Whatever happened to those confident, proud words, “I’m going to sing before and all the way through this Red Sea journey! I’m not going to be like the Israelites and panic, only singing praise to God after He has rescued me. No, I am going to sing in the face of danger!” It sounds like a super hero flick: high tech, special effects, dazzling the audience with theme music that invigorates the soul and not my Christian faith. It looks like Peter, “I will die for you Lord!” and then, “I don’t even know the man!” This is me in the flesh, trying to brave the great unknown, smile in place, courageous words of faith spoken like a Biblical champion of old, yet lying face down in a muddy puddle of my tears, fears and failure. When all I could see was the puddle and it brought fear and anguish, Satan had done his job and done it well. One can’t sing to the Lord through the trials of life with dirt in one’s throat and eyes full of dusty tears, focused on the little bit of earth one is lying on.
Like a bad horror flick where the heroine braves the scary, dark, eerie music infested woods, seeking the monster but then turns, running blindly, recklessly for safety, tripping, crashing to the ground, only to crawl painfully toward the perceived safety ahead; all the while hot scorching, wretched beast breathe is searing her neck…….this is my episode of foolish bravery gone awry. I know that I am not alone in this haunted wood, many have passed this way before me.
Was my intention of singing in the rain and praising in the storm misguided? Never are godly, biblical intentions wrong. But singing in my own strength and getting my power to do so from the admiration of on lookers was doomed to fail. Striking out alone in the woods to meet the enemy, with only the good wishes and cheers of others, was foolish at best. On-lookers and friends may come around at an initial crisis, a hero syndrome all of it’s own, and when the crisis grows too lengthy, dull or inactive, or an even a better cause arises elsewhere, the helpful crowd of cheerleaders abandon their posts of cheer and wait for the funeral announcement instead. When one’s support system crumbles, so does one’s strength to go on singing. Suddenly, the heroine loses her status, the mood turns dark and the end of the song comes prematurely.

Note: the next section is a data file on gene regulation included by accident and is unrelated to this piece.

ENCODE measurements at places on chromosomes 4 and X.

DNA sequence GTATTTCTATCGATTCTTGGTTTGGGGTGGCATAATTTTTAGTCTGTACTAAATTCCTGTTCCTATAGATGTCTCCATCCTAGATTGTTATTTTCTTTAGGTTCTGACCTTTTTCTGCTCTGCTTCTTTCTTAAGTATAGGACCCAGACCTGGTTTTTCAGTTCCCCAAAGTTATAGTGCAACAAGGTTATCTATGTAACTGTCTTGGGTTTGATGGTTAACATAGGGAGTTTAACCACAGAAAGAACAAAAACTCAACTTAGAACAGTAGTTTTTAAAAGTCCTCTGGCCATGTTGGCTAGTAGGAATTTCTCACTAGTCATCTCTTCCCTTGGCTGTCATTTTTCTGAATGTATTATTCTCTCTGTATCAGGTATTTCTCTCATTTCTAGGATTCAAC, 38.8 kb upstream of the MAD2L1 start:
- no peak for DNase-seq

Brave words, spoken in truthful abandon to God, don’t fall on His ears as meaningless ramblings, yet He knows that the very pledge to remain strong in the face of difficulty is humanly impossible and therefore I am in need of a Savior. He knows that the heart felt pomp and dedication to start strong for Him, to put a good foot and face forward, would fail from a human effort if the trial went longer than the well intentioned stamina. So should the heroine not claim victory prior to the dangerous, ominous fight? Should the bold statement, “I will sing before the Red Sea parts, before deliverance!” have not been spoken at all? Spoken words of dedication to God and trust in His promises and ability to deliver are never mis-spoken words. But had the heroine made it through in her own strength of song, where would the need for God’s hands of forgiving grace and mercy have come in to pick her up, wipe off the salty, mud streaked cheeks and carry her to deliverance and victory in His perfect strength, while gaining all the glory and honor due His Name?
The heroine and the song are part of God’s great story. He is the Author and Protagonist. It is an autobiography in which the heroine plays a minor role in order for God to come in and slay the dragon and save the day. The confidence, though well placed, initially, wore away when the struggle became to oppressive to continue on in one’s own song. And so, the theme music changes, though the struggle remains, and the focus is no longer on the heroine or even when or how the saving will come, but on the Writer Himself, as He narrates how the story will climax and eternally shine into the annuls of The Great Stories of God.
Sing before, in, through, and in spite of the storm. Sing songs of deliverance, songs of joy and songs of pain- for they are all part of the great musical epic that God is directing in each of our lives.